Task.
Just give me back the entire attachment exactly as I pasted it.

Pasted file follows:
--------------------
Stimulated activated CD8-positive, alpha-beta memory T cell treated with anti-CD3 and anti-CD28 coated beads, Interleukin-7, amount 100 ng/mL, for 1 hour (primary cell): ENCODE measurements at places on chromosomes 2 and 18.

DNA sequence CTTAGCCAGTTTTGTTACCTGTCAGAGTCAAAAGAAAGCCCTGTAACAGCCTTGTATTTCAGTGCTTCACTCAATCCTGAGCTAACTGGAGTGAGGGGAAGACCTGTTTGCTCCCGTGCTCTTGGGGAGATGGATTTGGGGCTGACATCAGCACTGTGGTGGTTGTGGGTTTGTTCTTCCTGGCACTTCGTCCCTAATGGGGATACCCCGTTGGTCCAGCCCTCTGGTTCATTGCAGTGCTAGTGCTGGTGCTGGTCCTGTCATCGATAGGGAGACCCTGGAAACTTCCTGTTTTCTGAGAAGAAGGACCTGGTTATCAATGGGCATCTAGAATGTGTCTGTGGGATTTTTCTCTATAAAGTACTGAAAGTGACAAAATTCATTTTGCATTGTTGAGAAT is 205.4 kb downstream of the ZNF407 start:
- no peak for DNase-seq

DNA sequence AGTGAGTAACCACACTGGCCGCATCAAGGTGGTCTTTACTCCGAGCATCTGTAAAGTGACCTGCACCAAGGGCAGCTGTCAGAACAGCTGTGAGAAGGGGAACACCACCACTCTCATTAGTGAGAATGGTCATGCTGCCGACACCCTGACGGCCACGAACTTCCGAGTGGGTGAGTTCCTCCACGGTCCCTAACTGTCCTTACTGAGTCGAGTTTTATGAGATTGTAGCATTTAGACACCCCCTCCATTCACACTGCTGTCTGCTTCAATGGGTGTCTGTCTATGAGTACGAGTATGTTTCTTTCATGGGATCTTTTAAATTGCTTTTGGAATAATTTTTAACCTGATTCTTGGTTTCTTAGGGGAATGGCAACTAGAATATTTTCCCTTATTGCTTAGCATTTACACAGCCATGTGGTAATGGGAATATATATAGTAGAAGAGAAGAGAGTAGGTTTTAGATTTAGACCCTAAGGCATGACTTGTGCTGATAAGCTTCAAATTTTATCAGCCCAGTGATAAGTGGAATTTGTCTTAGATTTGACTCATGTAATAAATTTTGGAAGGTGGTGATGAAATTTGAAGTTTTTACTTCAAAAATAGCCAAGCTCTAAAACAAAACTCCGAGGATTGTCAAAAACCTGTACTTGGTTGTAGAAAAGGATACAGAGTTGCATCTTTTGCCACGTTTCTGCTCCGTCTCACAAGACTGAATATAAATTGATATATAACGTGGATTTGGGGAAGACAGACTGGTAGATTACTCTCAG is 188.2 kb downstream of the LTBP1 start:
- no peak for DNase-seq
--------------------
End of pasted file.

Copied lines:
Stimulated activated CD8-positive, alpha-beta memory T cell treated with anti-CD3 and anti-CD28 coated beads, Interleukin-7, amount 100 ng/mL, for 1 hour (primary cell): ENCODE measurements at places on chromosomes 2 and 18.

DNA sequence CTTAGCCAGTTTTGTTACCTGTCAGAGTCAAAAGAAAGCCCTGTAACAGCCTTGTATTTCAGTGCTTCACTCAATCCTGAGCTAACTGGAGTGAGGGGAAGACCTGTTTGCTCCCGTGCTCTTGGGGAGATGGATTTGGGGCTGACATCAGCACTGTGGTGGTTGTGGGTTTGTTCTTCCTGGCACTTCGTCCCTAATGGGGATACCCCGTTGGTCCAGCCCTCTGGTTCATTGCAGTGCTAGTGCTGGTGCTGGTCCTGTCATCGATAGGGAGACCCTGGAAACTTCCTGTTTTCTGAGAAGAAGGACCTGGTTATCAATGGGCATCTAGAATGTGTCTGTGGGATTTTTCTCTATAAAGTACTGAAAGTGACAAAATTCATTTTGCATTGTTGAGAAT is 205.4 kb downstream of the ZNF407 start:
- no peak for DNase-seq

DNA sequence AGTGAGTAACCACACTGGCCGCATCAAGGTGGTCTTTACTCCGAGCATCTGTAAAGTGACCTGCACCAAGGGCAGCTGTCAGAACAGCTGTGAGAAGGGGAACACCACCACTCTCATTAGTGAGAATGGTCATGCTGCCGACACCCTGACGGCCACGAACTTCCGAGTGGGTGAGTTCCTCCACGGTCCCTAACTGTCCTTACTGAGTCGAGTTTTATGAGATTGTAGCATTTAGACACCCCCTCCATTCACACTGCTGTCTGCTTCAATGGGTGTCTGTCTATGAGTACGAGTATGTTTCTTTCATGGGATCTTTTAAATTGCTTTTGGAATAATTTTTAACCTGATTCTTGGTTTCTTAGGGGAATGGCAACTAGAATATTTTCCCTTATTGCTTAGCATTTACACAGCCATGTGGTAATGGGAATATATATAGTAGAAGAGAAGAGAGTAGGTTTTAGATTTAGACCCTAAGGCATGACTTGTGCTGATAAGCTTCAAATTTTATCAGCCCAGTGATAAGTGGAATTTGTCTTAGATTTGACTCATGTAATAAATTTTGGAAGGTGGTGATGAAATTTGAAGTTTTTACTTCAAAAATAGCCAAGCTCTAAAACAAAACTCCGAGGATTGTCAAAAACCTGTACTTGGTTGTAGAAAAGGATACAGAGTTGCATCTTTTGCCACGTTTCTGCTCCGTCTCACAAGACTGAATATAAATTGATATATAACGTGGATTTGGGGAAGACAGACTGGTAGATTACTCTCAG is 188.2 kb downstream of the LTBP1 start:
- no peak for DNase-seq